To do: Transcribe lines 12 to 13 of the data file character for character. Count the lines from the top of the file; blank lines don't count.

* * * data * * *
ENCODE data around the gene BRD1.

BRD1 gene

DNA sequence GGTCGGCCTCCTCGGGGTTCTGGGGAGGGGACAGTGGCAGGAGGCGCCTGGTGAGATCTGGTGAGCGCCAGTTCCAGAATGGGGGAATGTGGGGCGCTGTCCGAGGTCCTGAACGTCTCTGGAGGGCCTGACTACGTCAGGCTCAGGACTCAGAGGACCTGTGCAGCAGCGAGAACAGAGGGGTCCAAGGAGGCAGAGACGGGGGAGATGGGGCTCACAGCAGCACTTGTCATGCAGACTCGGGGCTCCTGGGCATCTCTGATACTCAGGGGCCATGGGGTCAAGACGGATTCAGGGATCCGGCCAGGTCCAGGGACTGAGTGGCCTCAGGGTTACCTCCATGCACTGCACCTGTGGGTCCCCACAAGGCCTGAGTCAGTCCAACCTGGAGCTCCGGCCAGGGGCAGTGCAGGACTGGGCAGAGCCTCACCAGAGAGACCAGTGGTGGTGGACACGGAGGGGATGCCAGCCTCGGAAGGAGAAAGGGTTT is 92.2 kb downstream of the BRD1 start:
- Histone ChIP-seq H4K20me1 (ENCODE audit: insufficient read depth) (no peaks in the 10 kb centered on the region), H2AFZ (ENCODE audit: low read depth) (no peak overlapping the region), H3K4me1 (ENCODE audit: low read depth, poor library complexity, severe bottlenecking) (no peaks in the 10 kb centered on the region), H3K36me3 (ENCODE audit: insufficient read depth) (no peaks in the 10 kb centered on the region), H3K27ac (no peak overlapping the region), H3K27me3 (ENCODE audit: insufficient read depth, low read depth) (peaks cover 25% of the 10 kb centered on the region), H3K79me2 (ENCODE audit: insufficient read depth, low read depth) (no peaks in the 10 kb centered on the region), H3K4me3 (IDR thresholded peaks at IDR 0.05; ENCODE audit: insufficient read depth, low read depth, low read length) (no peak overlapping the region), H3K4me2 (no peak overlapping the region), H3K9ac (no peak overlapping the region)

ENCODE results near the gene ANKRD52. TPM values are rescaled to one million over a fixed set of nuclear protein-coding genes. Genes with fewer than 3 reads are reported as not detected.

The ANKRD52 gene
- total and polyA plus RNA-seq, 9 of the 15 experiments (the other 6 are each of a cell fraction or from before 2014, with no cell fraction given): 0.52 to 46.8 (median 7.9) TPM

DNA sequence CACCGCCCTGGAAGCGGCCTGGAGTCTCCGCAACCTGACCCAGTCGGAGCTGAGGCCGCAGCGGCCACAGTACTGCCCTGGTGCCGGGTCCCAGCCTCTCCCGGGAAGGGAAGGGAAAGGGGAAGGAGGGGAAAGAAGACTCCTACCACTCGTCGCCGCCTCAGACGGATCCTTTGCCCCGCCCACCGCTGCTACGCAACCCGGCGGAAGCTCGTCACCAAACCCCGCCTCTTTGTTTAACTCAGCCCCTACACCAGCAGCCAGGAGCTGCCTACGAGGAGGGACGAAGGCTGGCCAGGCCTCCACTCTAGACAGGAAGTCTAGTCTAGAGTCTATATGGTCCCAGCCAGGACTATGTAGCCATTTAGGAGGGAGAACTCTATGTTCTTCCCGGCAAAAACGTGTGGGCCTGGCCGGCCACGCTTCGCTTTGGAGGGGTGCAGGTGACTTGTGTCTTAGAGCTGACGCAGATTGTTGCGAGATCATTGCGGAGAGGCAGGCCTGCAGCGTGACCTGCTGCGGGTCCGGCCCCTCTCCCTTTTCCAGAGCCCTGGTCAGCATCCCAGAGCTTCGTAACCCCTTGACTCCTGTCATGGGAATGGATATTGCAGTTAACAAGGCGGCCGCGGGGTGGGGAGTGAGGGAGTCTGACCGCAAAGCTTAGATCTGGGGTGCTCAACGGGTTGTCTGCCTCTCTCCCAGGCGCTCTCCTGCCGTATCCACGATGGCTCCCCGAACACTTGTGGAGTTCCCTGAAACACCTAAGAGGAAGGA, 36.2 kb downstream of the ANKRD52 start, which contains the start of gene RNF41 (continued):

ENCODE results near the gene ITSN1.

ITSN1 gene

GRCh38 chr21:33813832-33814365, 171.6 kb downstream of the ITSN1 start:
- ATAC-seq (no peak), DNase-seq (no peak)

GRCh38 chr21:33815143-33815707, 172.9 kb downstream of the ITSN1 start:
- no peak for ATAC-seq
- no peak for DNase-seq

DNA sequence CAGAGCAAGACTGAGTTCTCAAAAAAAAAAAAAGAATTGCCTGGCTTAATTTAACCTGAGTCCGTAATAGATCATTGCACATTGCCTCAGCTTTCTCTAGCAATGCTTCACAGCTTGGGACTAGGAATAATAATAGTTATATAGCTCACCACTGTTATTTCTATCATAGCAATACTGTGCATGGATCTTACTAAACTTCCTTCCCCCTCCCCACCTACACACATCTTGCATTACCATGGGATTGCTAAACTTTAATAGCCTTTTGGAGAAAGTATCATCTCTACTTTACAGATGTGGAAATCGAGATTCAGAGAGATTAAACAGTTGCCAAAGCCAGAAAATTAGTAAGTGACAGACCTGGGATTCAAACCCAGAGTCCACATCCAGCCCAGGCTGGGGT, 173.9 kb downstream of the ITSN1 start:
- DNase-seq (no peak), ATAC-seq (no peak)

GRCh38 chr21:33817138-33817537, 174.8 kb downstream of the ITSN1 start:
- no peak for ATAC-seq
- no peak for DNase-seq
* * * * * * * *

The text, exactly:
- ATAC-seq (no peak), DNase-seq (no peak)

GRCh38 chr21:33815143-33815707, 172.9 kb downstream of the ITSN1 start: